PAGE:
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Oil prices poised to spike as supply from Iran declines ahead of US sanctions

Crude oil prices are poised for a rally as Iranian oil production has already started to decline faster than many had anticipated ahead of the reinstatement of secondary sanctions by the United States.

In early May, U.S. President Donald Trump announced the U.S. would withdraw from the 2015 Iran nuclear pact, and economic sanctions suspended under the deal would resume. Sanctions impacting the oil sector will begin in November.

Worries that the Iran sanctions would tighten supply prompted OPEC and its 10 allies to agree June 23 to reduce over-compliance with their cut and increase output by 1 MMbbl/d in the coming months.

But Iranian production has started to suffer ahead of the sanctions, falling to 3.50 MMbbl/d in August, the lowest level in more than two years, according to a Platts survey.

Third-party ship tracking data indicates that countries such as China and India have already reduced their purchases of Iranian crude. The U.S. Energy Information Administration said in its latest Short-term Energy Outlook released Sept. 11 that it estimates waterborne crude oil exports from Iran in August dropped 200,000 barrels per day on the month and were down almost 20% from the year-to-date average.

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"We are reducing our 2019 Iranian oil supply estimates by 500,000 bpd. Put another way, we are raising our assumed 2019 Iranian sanction-related supply reductions/interruptions to 700,000 bpd from our previous estimate of 200,000 bpd," analysts from Raymond James wrote in a Sept. 10 research note. "This now represents the largest annual production decline from a single country over the next year."

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In 2019, Iranian production is expected to average 3.1 million barrels per day, down from 3.8 MMbbl/d this year. Iran's production is seen averaging 3.2 MMbbl/d in 2020. On top of the reduced supply due to the Iranian sanctions, supply is likely to tighten further, by as much as 900,000 bbl/d in 2020, with IMO 2020 going into effect as the global refining and maritime shipping industries prepare for more strict regulations on the sulfur content of marine fuels.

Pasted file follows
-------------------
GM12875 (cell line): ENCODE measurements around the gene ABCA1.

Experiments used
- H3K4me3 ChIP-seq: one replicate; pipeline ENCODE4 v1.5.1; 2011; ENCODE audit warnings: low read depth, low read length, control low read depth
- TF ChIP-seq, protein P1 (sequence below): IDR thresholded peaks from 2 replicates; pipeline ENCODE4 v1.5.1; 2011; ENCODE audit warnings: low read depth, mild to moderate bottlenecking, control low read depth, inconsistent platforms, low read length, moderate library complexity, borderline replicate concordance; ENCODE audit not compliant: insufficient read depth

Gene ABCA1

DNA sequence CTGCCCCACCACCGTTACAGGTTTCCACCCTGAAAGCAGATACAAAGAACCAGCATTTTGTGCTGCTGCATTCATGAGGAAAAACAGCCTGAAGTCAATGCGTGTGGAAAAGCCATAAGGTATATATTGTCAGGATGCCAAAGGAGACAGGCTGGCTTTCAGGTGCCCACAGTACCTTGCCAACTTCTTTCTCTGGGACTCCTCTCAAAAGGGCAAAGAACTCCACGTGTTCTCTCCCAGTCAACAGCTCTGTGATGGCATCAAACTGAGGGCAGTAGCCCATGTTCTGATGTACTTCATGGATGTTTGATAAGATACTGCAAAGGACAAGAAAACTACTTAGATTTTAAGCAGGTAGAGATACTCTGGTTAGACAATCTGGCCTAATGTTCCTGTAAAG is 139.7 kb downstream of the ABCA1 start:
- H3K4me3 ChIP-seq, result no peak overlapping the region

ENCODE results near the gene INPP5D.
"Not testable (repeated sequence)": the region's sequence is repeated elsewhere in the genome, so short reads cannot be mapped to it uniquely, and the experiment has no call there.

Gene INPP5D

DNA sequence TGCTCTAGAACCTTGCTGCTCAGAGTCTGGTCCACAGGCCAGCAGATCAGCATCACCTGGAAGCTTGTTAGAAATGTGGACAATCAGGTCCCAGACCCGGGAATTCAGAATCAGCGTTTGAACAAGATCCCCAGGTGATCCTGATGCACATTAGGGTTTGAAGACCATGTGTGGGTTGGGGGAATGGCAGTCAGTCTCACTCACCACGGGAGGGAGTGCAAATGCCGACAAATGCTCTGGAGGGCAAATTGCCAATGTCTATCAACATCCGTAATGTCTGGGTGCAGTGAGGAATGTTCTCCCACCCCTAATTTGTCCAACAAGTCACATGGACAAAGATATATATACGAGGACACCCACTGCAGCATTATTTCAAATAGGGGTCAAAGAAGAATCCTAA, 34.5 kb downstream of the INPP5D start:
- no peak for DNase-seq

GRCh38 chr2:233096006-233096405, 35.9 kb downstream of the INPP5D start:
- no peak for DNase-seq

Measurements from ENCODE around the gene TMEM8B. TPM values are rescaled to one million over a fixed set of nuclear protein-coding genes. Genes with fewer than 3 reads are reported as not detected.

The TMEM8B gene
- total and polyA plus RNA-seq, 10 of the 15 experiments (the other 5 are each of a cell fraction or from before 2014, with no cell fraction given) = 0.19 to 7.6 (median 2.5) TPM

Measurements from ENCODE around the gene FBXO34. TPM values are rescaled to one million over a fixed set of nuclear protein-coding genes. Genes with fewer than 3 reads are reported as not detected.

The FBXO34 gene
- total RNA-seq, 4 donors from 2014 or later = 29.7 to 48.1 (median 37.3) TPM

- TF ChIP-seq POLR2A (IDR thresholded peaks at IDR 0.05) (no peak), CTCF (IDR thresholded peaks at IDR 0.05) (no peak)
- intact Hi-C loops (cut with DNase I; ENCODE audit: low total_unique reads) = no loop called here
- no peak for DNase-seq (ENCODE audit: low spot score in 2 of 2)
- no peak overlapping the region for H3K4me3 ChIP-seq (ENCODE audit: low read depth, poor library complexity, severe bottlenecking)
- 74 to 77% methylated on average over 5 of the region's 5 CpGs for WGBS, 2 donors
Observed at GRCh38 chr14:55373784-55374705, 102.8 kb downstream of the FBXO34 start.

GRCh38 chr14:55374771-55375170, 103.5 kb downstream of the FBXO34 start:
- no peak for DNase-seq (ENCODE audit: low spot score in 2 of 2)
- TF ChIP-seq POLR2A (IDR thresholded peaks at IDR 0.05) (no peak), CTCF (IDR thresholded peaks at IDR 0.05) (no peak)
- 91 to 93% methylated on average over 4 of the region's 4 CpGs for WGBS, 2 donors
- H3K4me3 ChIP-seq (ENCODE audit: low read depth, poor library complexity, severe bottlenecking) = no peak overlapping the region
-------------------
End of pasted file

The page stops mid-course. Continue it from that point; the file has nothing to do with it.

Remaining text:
Amid other supply disruptions in August, total global petroleum inventories declined by almost 400,000 bbl/d during the month, the seventh consecutive month of net inventory withdrawals, the EIA added.

Apart from the decline in Iranian exports, production from Venezuela has been impacted for quite some time due to ongoing economic and political strife in the country. "If Venezuelan and Iranian exports do continue to fall, markets could tighten and oil prices could rise without offsetting production increases from elsewhere," the International Energy Administration said in its Sept. 13 monthly market report.

Reports of the reduced purchases of Iranian crude ahead of the November sanctions have already been working to boost oil futures prices since the end of August.

"Apparent hedging activity in the crude oil options market suggests several market participants purchased financial protection in anticipation of an increase in crude oil prices ahead of the November implementation of Iranian sanctions," the EIA said. "If the reduction in Iranian crude oil production and exports is larger than expected, the disruption to the crude oil market in the fourth quarter of 2018 could result in price increases."

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Analysts are also bullish in terms of the impact of tightening supply on Brent and West Texas Intermediate crude prices.

"I think this [the Iran sanctions] is the event that will tighten supply and drive oil [futures] back above $80/bbl, even though I think we were heading there anyway," Price Group energy analyst Phil Flynn said in a Sept. 10 email. "We could lose 1.5 to 2 MMbpd, and it's not clear that the oil can be made up easily. The problem is spare production capacity is historically low. There is no room for error."

"While global supply versus demand is in a delicate balance, we feel that we are headed towards a deficit may be as early as next year. While our target on oil for this year remains at $84 a barrel in 2019, you should be able to add $10 a barrel to that price," Flynn wrote in a Sept. 13 research note to clients.

"We are entering a very crucial period for the oil market. The situation in Venezuela could deteriorate even faster, strife could return to Libya and the 53 days to November 4 will reveal more decisions taken by countries and companies with respect to Iranian oil purchases. It remains to be seen if other producers decide to increase their production. The price range for Brent of $70-$80/bbl in place since April could be tested. Things are tightening up," the IEA said.